A recent survey by KPMG found that two-thirds of the 1300+ CEOs surveyed anticipated a full return to the office by 2026, with 87% of global respondents suggesting that both remuneration and career progression could be linked to physical office attendance in the future.
Indeed, some major tech firms – Google, Amazon, Meta and, ironically, Zoom – have already called for an end to fully remote working and are mandating that employees spend a minimum number of days a week in the office.
In some respects, this sounds like an unwelcome return to the culture of ‘presenteeism’ that has long been a feature of many workplaces, and which fails to recognise the advantages to both employee and employer of more flexible working practices.
At the same time, according to some reports, there is evidence that presenteeism has not only remained, but actually got worse with the move to a more digital workplace.
Instead of censuring staff for their physical absence, business leaders who want to see a return to greater office-based working should instead be emphasising the positives of spending time with co-workers in a collaborative environment.
One of the things I miss about full-time corporate life is being around young people and hearing their perspectives. I learned something every day from younger people and, hopefully, I was able to guide them in return and help them get the right support for progressing in their careers.
I’ve written before about the fact that, all too often, employees over the age of 55 are often written off by employers. They are assumed to be simply waiting for retirement when in fact they may have a lot to give – and the desire to continue giving, beyond retirement age.
If companies are thinking seriously about their succession plans and training up the next level of management and leadership, it can be a powerful model to have staff at the upper end of the age spectrum retained in a way that is beneficial to younger staff.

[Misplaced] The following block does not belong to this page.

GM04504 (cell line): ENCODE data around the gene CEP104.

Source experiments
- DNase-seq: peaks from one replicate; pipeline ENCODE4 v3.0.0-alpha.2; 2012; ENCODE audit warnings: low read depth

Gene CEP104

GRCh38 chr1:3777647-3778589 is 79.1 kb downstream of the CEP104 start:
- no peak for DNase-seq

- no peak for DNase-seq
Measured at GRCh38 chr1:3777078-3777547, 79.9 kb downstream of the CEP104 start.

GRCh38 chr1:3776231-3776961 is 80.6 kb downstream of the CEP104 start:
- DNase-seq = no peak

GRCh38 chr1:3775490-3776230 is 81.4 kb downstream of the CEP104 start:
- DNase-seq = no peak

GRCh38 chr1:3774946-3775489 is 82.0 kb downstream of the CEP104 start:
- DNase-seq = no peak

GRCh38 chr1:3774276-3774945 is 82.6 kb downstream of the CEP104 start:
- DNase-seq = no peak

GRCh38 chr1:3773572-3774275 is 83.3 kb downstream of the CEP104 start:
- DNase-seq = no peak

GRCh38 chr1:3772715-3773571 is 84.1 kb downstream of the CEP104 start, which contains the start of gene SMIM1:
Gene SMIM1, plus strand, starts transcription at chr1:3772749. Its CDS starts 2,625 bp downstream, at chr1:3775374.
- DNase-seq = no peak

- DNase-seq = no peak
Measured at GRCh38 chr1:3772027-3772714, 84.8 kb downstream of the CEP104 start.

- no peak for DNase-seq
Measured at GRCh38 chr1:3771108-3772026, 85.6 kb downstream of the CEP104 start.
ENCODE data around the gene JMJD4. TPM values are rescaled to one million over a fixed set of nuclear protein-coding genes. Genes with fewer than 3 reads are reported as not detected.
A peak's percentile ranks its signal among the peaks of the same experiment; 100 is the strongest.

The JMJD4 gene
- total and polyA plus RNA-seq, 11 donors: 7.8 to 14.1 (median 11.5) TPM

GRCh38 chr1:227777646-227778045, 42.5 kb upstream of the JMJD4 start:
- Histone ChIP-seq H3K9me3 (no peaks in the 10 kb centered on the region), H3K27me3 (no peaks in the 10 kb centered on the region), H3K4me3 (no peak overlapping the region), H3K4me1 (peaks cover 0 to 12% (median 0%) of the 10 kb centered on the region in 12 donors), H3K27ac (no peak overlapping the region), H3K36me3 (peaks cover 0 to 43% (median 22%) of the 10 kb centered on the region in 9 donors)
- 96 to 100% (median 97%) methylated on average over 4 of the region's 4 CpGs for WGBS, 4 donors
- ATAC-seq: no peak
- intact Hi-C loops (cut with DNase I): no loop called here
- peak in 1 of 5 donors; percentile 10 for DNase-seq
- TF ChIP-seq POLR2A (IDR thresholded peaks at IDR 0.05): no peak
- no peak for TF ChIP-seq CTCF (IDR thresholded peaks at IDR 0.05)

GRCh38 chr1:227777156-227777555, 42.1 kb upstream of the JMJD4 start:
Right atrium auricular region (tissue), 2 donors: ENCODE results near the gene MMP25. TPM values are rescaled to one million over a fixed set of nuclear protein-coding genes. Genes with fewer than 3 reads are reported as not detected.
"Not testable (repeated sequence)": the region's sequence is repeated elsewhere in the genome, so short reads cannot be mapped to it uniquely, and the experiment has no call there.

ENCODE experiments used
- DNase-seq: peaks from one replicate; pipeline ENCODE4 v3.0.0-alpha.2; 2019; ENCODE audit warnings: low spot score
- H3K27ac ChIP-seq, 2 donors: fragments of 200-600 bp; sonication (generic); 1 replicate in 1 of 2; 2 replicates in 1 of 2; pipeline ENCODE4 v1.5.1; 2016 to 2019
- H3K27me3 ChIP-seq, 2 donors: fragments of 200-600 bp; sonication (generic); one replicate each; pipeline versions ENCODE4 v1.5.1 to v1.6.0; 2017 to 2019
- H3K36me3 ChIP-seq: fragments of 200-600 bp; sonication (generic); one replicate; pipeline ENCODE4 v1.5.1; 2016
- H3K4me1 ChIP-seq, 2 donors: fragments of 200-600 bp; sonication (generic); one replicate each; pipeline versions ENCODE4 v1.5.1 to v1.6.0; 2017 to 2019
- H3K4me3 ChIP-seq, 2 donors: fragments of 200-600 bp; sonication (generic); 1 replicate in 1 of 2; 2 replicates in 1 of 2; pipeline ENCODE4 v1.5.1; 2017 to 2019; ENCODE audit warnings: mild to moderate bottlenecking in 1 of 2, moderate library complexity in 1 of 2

These days there is so much more support than there was at the start of my career to help young people build a career plan and create their personal brand. But much of that support comes through being immersed in the office environment, and from senior members of staff actively mentoring junior employees.
I feel passionately about the need to maintain positive interactions between employees at both ends of the career spectrum.
Business leaders have a duty of care to take the temperature of their staff on a regular basis and provide opportunities for employees to talk to their managers about their career aspirations, and about what their employer can do to support those career plans.
Widening the pool of ideas by engaging employees of all ages in strategic discussions is also important, and a good way to enthuse younger employees.
It’s fundamental to keeping employees engaged and excited about working for you so that they can see a path for themselves. The most important thing for any working person is to wake up and look forward to an exciting day at work ahead.
On the right path
One personal example of where the leadership interacted with staff in a way that made them feel more engaged was when I was working for a large corporate IT firm
Our office was very dark and a little depressing. We agreed on funding for a refurbishment, and were going out to tender for quotes on the design, when a number of us on the leadership team said, “Why don't we ask our staff to do it? They're the ones that need to be excited about coming into this office.”
We ran a competition to generate ideas from our staff and their designs were amazing. A group of younger employees came up with a design for the office that was adopted, and it revolutionised the space. People got a real buzz out of coming into the office that they designed.
Clearly, nobody can be enthused about their working life every day of every week, but if your staff never feel that way, then both they and you, as their leaders, need to think about why they don’t have it, and what you need to do to change the situation and get them on the right path.